Fonderie Miniature 1/48 BV.212P
Flughafen am Dammschen See, located on the Eastern bank of the Oder River in the Pomeranian city of Szczecin, was seemingly a quiet airstrip in 1942. During the last 6 months not a lot of flight activity was evident...apart from some Ju-52 “mysterious” flights. Those Ju-52s would arrive at non-specified intervals, always with fighter escort, taxi towards a small hangar which they would approach closely, their cargo door facing the hangar door. With engines running, some “boxes'' would quickly be unloaded and transferred to the strange hangar, its doors closing as quickly as they opened, the Ju-52s fleeing away...
Something serious was going on, in that small hangar: a Secret Project for sure, but what kind of? Apart from the strange Ju-52 deliveries, the only other clue were the hissing loud noises that could only be heard at nights: some nights those noises were monotonous, whereas some other nights the noise would slowly fade away, gradually reappearing (but at a lower level) after half an hour or so, as if something fey would go away and return.
Well, it was one of those sweet warm June 1942 mornings, when the same hissing sound became clearly audible: that was a first! Those noises had only been heard during night time so far! Gerard Stachnik's curiosity, a 15yo student with passion for anything that flew, rose to extreme levels: he rushed to a nearby mound, from where the small strip was clearly visible. If something were to happen at the airport, this would be the perfect spot to witness it…and there it was! A plane for sure, not a big one, but...where was the propeller? And its engine sounded more like a rocket than a piston one!
As the plane was taxiing, more astonishing details would become evident: to start, there was a hole at the front, from where air was seemingly sucked to feed the mysterious engine. Then, it was this futuristic swept wing shape that started with a dihedral, sharply changing to an anhedral towards the tips; no tail at all, but two fins located on the wings at the dihedral to anhedral changing point. And, of course, the tricycle landing gear that gave the strange plane, painted in a weird two tone gray disruptive camo, an unusual, horizontal posture!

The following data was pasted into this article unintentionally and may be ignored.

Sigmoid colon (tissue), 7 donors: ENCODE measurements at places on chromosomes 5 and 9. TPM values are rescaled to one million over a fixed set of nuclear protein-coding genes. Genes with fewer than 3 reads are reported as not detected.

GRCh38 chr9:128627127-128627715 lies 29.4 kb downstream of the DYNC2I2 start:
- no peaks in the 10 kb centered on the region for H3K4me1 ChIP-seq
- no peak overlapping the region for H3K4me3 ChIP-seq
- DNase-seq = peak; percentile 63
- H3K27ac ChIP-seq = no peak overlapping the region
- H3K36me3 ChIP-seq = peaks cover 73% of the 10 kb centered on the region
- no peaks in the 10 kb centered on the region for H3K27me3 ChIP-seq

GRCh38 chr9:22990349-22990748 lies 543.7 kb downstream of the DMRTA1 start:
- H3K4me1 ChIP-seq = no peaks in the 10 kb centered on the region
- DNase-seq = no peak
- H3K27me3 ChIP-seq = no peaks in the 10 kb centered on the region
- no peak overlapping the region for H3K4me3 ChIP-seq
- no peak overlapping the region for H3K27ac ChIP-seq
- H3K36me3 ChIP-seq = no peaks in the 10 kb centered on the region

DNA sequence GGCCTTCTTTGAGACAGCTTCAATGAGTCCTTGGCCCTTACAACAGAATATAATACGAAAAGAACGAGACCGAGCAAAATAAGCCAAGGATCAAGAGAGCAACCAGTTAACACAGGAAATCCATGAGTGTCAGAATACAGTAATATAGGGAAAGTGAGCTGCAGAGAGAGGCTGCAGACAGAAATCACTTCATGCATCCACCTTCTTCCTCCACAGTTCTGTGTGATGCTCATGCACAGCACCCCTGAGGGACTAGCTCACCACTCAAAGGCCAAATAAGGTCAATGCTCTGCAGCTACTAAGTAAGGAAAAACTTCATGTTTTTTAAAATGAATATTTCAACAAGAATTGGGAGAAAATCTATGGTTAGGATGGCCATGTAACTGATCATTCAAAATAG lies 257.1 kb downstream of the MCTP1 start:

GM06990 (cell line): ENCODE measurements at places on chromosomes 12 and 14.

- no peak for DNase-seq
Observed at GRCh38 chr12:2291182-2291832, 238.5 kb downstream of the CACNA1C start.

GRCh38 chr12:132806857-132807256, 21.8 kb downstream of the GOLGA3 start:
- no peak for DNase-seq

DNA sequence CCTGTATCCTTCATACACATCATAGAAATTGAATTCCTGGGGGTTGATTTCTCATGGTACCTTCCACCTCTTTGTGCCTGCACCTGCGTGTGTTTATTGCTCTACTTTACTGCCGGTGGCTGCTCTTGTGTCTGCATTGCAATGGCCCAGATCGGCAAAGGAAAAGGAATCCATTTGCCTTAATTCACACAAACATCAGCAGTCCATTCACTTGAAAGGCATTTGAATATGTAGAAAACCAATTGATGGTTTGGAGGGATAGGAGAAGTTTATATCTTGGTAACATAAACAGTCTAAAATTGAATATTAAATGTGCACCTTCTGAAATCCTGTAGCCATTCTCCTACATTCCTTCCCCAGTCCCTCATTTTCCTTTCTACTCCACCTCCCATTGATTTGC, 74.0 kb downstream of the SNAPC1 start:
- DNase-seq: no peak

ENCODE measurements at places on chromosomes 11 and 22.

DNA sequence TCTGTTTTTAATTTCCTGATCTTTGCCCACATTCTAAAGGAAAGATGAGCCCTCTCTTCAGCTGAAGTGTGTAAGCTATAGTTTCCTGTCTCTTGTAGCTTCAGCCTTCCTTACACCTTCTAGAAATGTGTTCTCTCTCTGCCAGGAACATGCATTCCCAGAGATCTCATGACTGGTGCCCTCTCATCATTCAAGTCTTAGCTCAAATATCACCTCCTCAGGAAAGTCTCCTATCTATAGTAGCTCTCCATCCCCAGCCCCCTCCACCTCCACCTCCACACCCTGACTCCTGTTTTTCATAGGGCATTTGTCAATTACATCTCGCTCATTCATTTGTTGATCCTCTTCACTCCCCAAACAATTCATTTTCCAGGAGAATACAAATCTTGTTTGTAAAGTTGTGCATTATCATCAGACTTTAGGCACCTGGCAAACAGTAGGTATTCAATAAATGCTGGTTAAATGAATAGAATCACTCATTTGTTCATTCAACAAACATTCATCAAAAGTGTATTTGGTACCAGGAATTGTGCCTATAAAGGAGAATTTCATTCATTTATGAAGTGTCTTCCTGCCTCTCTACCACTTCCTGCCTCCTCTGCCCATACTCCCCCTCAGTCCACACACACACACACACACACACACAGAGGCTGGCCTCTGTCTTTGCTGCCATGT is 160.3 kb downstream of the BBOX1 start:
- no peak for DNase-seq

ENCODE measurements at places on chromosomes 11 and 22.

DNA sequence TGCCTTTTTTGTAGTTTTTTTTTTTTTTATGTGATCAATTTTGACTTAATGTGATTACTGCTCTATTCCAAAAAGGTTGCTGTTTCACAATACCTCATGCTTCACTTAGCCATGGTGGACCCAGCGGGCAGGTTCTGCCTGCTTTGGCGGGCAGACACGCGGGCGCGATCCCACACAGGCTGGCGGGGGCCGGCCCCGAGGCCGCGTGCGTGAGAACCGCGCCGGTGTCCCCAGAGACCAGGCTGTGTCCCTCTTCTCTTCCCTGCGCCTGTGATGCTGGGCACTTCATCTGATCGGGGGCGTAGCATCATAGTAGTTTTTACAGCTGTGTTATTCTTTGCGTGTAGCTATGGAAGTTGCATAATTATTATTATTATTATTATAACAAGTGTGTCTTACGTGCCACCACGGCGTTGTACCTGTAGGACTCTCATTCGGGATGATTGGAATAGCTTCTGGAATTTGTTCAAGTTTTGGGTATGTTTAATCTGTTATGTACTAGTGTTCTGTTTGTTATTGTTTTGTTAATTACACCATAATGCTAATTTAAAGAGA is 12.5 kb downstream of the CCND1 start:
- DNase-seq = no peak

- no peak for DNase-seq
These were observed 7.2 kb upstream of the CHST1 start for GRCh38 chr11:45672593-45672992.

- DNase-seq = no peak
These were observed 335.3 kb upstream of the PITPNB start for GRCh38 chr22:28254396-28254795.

Many other features could have become evident, but there was no time to spot them, as Oberleutnant Marcel Rösch, the proud but very focused pilot, pushed very gently the demanding machine’s throttle, with the engine slowly but steadily picking up revs, the noise levels gradually increasing: moment of truth: the plane started to accelerate at an unprecedented rate! Soon it rotated and lifted off, with its camo, shape and, of course, speed, rendering it invisible at no time…
That Rösch was very happy with “his” plane was apparent: it was fast yet agile (those conservative critics of the design were proved wrong), its firepower was adequate, at least for the moment, and it seemed to be a rugged machine. In a few words, a successful design with a lot of potential.
Of course, no one would be naive enough to believe that design limitations or even “misses”, together with teething problems would not take place, this being especially true for the captious and extremely skillful Rösch. The main landing gear was narrow, deeming the heavy crosswind landings very tricky. The brakes were quickly overheating, leaving Rösch with no other choice but land the “hot” BV close to its stall speed and touch the runway at its very edge, so that he would land as slow as possible and use the maximum allowable runway length. The fact that the engine would take ages to pick up speed if something went wrong, only added to the tricky landing procedure, which, like in the Komet, would more or less have to be perfect every time…
Endurance was not at all great, merely sufficient for the BV’s “point interceptor” role - that engine would consume a lot of fuel! Finally, the engine severely surged upon ingesting gun exit gases during firing, necessitating throttling back before shooting.
Rösch had also noted that when speed approached 600 knots during dives, there was unusual buffeting and the controls became stiffer. Upon discussing the issue with his supporting team, he was told that he approached the speed of sound, but they were yet uncertain of how this was connected with the observed remarks…
Anyway, another successful flight was nearing its end: Rösch made a spotless landing, quickly taxiing towards the small hangar, leaving young Gerard speechless and astonished. He was determined to stay more on the mound, maybe spotting other interesting details, but the sound of a closing patrol would change his plans. He left the mound as quickly as he could.
This was the day that changed Gerhard's life forever. After the war that he was lucky enough to survive it, he moved to France where he studied Aeronautical Engineering, then excelling as an aerodynamic designer in a “Société des Avions” company that was run by a gifted man who firmly believed that a successful aircraft design cannot result in anything less than a aesthetically pleasing aircraft...